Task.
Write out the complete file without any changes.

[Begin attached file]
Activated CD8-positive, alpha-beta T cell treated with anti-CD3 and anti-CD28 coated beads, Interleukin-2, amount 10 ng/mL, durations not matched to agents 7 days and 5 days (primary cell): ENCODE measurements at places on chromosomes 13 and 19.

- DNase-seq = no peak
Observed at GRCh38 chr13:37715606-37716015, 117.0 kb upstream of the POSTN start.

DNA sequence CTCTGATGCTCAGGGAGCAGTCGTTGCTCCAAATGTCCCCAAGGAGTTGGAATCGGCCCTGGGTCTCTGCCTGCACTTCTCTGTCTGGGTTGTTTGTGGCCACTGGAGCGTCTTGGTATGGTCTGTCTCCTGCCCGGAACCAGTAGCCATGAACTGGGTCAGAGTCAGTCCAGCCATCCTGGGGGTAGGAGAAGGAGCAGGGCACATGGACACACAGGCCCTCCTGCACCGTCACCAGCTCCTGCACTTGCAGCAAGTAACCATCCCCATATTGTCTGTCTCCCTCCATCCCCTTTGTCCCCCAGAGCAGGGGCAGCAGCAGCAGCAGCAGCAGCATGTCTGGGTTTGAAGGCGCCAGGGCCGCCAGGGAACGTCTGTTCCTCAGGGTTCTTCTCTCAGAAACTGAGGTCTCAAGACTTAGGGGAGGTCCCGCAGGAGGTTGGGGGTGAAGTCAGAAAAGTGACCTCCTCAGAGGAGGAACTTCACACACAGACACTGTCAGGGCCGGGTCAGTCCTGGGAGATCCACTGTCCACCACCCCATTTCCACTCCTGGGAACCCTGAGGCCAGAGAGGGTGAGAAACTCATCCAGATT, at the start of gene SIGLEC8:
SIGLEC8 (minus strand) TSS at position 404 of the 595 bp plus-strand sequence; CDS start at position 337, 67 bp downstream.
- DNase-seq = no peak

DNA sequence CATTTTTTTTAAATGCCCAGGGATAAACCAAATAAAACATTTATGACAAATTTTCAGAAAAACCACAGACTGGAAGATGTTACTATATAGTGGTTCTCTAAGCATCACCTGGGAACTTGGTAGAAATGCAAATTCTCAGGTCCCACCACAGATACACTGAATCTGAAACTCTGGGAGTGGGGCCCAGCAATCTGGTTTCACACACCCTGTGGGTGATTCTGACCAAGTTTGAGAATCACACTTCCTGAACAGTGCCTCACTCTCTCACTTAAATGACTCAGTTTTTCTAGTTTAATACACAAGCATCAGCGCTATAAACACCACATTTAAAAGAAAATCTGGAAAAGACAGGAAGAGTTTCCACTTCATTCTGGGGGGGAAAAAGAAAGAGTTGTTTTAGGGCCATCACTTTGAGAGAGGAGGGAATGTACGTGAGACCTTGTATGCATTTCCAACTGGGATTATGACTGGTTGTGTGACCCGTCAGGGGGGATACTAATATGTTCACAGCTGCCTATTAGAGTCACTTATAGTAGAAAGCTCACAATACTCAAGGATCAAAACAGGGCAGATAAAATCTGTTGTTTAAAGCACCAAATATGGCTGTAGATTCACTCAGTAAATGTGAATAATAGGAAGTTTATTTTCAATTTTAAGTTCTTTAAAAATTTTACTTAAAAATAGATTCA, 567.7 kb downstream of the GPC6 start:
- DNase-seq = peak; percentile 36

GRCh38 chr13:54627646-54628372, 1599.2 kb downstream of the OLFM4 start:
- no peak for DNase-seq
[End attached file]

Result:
Activated CD8-positive, alpha-beta T cell treated with anti-CD3 and anti-CD28 coated beads, Interleukin-2, amount 10 ng/mL, durations not matched to agents 7 days and 5 days (primary cell): ENCODE measurements at places on chromosomes 13 and 19.

- DNase-seq = no peak
Observed at GRCh38 chr13:37715606-37716015, 117.0 kb upstream of the POSTN start.

DNA sequence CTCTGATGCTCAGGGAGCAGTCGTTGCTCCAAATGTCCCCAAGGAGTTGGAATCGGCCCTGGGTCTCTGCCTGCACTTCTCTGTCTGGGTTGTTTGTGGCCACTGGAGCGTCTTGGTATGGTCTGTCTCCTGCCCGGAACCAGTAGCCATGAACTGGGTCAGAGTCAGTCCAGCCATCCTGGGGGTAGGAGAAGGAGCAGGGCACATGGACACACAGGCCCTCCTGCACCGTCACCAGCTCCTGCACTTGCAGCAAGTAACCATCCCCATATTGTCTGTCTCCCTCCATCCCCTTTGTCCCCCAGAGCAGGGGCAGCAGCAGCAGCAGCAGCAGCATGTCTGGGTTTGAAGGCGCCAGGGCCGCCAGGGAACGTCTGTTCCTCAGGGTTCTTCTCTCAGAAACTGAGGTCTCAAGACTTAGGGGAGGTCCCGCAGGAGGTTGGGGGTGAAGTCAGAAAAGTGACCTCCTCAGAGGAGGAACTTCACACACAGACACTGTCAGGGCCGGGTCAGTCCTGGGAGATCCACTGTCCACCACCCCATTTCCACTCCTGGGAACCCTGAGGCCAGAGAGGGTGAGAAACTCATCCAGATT, at the start of gene SIGLEC8:
SIGLEC8 (minus strand) TSS at position 404 of the 595 bp plus-strand sequence; CDS start at position 337, 67 bp downstream.
- DNase-seq = no peak

DNA sequence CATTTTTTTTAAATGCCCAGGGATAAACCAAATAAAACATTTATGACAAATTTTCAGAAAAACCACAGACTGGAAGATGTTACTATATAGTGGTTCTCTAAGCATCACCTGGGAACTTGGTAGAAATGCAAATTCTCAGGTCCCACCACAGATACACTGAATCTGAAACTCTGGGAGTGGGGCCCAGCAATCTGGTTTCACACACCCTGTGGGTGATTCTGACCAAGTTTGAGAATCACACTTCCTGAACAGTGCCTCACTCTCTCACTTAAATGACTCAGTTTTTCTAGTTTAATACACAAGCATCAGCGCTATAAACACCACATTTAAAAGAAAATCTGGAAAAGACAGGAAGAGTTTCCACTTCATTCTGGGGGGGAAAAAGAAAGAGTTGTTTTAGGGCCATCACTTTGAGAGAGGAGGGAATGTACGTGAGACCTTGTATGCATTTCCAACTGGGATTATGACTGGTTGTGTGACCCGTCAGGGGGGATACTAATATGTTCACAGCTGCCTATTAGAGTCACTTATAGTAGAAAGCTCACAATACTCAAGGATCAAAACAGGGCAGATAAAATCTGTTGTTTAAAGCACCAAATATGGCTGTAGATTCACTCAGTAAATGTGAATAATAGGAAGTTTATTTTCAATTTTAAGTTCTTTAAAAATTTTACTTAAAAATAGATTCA, 567.7 kb downstream of the GPC6 start:
- DNase-seq = peak; percentile 36

GRCh38 chr13:54627646-54628372, 1599.2 kb downstream of the OLFM4 start:
- no peak for DNase-seq